Why higher mathematics?

Some basic questions

What is the use of mathematics, and why study it in the first place?

The usual responses to these questions are that:

  1. Mathematics has wide ranging applications in the sciences and in engineering.
  2. Mathematics teaches you to think logically.

I am not sure, however, these responses go far enough. My own view is that mathematics is a language, and fluency in it is an essential skill for the understanding of the world. Mathematics is everywhere, as patterns like the Koch snowflake below remind us.

science space fractal mathematics fractal geometry
The Koch snowflake, an early example of a fractal. Fractals have found applications ranging from modelling veins in your hand, to clouds, and to the stock market.

A mathematical view

Ignoring the mathematical nature of our world is short-sighted. Computer scientists know this historical lesson well: mathematics was part of their toolkit from the beginning.

The mathematician Alan Turing invented the first computer (although some scholars think it was Charles Babbage in the 1830s).  During World War II, Turing built his German code-breaking computing machine during World War II. At the time, no one had a clue that such technology would lead to the computers we know of today. Modern computers all rely on the basic conceptual architecture that Turing introduced. We now use our laptops, tablets, and phones to conduct commerce, communicate, and socialize on an unprecedented global scale.

Turing’s code-breaking machine (1943).

Without mathematics, we aren’t going to make much sense of the universe. But it isn’t a panacea.  Literature, music, and the visual arts give us another a platform to explore reality. We are moved by the Mona Lisa or latest pop song in way different and more immediate than the the Langlands program in number theory or Perelman’s proof of the Poincaré conjecture.

Mathematics doesn’t have to exist in competition with the arts or any other discipline. Rather, it complements them, making their study richer and our human experience broader. Mathematical biology is a good example. We are witnessing unprecedented application of mathematics to topics like the spread of disease and the study of protein networks. The figure below show a recent mathematical model for interventions in the spread of the Ebola epidemic in West Africa. A step towards the cure of certain diseases such as cancer might rely on the analysis of biological data using complex mathematical models. We can only speculate what will occur when mathematics synthesizes more fully with these and other fields.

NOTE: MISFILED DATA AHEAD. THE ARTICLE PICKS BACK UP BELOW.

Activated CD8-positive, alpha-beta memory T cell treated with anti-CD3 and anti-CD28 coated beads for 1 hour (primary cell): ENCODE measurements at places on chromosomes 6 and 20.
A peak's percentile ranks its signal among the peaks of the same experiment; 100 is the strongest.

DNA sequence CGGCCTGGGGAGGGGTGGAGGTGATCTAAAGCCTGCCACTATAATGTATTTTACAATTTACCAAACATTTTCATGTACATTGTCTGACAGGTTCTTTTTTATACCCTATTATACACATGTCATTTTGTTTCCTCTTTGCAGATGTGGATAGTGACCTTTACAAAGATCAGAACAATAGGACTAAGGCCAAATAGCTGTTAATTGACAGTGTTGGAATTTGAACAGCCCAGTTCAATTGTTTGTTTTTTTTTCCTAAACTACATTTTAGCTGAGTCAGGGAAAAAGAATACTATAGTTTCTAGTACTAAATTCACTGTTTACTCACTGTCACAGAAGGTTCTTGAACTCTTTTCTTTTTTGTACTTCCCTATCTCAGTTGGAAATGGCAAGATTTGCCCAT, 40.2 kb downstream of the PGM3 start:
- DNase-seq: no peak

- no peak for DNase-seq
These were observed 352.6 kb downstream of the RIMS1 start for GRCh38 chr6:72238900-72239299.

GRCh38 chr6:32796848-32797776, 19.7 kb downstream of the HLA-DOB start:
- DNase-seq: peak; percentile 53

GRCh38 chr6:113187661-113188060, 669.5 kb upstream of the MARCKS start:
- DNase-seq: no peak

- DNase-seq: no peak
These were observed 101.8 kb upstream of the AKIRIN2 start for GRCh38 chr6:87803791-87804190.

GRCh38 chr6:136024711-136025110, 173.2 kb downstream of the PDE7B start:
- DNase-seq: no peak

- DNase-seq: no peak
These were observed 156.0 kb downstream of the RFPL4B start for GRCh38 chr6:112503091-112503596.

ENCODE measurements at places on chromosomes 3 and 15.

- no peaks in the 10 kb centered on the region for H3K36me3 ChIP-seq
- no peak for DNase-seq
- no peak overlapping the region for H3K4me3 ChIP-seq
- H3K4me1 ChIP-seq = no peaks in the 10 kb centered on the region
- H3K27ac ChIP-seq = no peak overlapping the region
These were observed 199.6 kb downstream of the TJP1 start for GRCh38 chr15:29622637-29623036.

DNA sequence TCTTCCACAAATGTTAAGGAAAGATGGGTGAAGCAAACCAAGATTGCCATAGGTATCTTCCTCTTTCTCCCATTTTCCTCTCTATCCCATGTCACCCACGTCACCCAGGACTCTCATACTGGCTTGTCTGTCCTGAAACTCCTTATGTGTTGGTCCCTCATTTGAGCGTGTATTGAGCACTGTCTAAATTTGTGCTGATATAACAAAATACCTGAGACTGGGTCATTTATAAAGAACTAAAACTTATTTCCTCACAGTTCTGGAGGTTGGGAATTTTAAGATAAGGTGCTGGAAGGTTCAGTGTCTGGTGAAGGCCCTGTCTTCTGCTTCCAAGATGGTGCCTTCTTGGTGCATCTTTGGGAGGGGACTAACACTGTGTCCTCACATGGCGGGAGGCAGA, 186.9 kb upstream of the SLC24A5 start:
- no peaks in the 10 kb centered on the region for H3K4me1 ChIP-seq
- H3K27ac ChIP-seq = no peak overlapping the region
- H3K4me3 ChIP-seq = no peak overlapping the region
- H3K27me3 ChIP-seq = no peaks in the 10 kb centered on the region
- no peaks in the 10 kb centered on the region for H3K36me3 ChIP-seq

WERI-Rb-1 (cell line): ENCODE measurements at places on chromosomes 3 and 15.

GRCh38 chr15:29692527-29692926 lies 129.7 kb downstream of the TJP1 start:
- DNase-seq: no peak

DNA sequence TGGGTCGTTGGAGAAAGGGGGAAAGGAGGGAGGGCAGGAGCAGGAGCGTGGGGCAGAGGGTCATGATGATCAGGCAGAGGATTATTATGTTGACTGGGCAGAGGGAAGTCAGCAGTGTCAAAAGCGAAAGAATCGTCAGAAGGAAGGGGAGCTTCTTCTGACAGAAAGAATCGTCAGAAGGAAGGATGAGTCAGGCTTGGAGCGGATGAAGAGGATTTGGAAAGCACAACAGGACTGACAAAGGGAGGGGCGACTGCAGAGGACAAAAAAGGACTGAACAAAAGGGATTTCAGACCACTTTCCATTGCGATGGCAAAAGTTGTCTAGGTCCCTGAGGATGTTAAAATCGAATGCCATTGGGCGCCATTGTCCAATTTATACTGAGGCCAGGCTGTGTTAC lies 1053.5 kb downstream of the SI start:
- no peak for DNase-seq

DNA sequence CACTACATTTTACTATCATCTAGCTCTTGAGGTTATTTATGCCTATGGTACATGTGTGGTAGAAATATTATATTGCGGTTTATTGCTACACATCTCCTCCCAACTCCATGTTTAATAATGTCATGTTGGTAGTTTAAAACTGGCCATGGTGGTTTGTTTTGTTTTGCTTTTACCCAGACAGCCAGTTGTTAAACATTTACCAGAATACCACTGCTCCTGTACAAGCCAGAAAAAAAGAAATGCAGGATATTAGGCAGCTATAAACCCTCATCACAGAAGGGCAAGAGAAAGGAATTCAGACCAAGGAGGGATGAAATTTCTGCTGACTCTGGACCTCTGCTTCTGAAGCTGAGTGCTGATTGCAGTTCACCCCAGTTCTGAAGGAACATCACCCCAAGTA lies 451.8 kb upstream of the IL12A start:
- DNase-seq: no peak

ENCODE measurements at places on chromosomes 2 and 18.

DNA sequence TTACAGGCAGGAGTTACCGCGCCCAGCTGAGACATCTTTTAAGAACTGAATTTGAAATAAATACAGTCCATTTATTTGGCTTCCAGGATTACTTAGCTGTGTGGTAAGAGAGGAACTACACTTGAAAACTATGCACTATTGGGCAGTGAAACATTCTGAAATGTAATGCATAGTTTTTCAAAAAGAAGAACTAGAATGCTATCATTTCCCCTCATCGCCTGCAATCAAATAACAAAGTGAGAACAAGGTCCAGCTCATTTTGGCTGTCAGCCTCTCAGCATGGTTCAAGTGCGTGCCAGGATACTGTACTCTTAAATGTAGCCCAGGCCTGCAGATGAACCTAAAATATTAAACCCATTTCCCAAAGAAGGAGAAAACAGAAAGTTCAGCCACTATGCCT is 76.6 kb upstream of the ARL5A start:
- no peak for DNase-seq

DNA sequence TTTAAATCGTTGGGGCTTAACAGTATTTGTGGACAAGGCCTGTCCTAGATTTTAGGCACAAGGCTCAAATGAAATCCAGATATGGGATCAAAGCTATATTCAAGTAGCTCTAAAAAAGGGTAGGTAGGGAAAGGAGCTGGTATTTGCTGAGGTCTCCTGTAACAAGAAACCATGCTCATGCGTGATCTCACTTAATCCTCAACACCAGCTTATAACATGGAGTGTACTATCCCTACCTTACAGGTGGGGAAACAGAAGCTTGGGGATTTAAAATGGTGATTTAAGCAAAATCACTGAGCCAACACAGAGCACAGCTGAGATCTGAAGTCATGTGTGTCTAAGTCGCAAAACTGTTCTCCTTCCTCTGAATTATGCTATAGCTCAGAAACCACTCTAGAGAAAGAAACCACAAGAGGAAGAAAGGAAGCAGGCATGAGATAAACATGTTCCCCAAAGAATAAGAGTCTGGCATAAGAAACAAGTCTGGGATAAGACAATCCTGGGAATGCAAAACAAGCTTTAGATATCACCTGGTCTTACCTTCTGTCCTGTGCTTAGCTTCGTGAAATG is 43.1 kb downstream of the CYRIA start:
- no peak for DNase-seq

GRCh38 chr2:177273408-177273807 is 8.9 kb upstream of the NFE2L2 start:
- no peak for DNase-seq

Rivers CM, Lofgren ET, Marathe M, Eubank S, Lewis BL. Modeling the Impact of Interventions on an Epidemic of Ebola in Sierra Leone and Liberia. PLOS Currents Outbreaks. 2014 Oct 16

Jenkins v Gowers

Simon Jenkins created buzz recently in the UK by questioning the role of mathematics in the British school curriculum.  Apparently, he has criticized STEM education in the UK for many years in his columns. Jenkins piece led to a response from the prominent Cambridge mathematician Tim Gowers. Gower’s thesis is that it’s not about what is taught in mathematics education, it’s about how it is taught. He wants students to think rather than manipulate meaningless symbols on paper.

Tim Gowers

No surprise: I wholeheartedly agree with Gowers. Our students at all levels (elementary to university) should be exposed to mathematical problem solving. Students need to learn how to think, as my undergraduate algebra professor Günter Bruns would say.

2004 Gunter Obituary_Page_1
The late lattice theorist Günter Bruns (1928-2002).

Our own university curriculum is biased towards rote learning, especially in first year mathematics courses. I love teaching Calculus and Linear Algebra, but I wish I could introduce these subjects differently than the mainstream way. I would much rather teach our first-year students about how matrices are used in Google’s PageRank algorithm, say, than have them practice dozens of Gauss-Jordan eliminations.

The price of progress

Bruns told me once that mathematics is a by-product of an affluent society. There is undeniable wisdom in that; if we are concerned about things like finding food or adequate shelter, then noncommutative algebraic geometry seems irrelevant.

What Bruns didn’t reference in his comment is that we can’t progress as a culture without new advances in mathematics. We likely won’t cure diseases, explore space, or even tackle climate change without a greater understanding of mathematics. We also need parallel advances in the sciences, engineering, humanities, the arts, medicine, to face new and old challenges.

While mathematics is not the only important thing in education, it is an essential part of it. Ignoring that makes your world view more narrow. We must not allow ourselves to be cut off from a deeper understanding of the beautiful mathematical language inherent in nature.

Anthony Bonato

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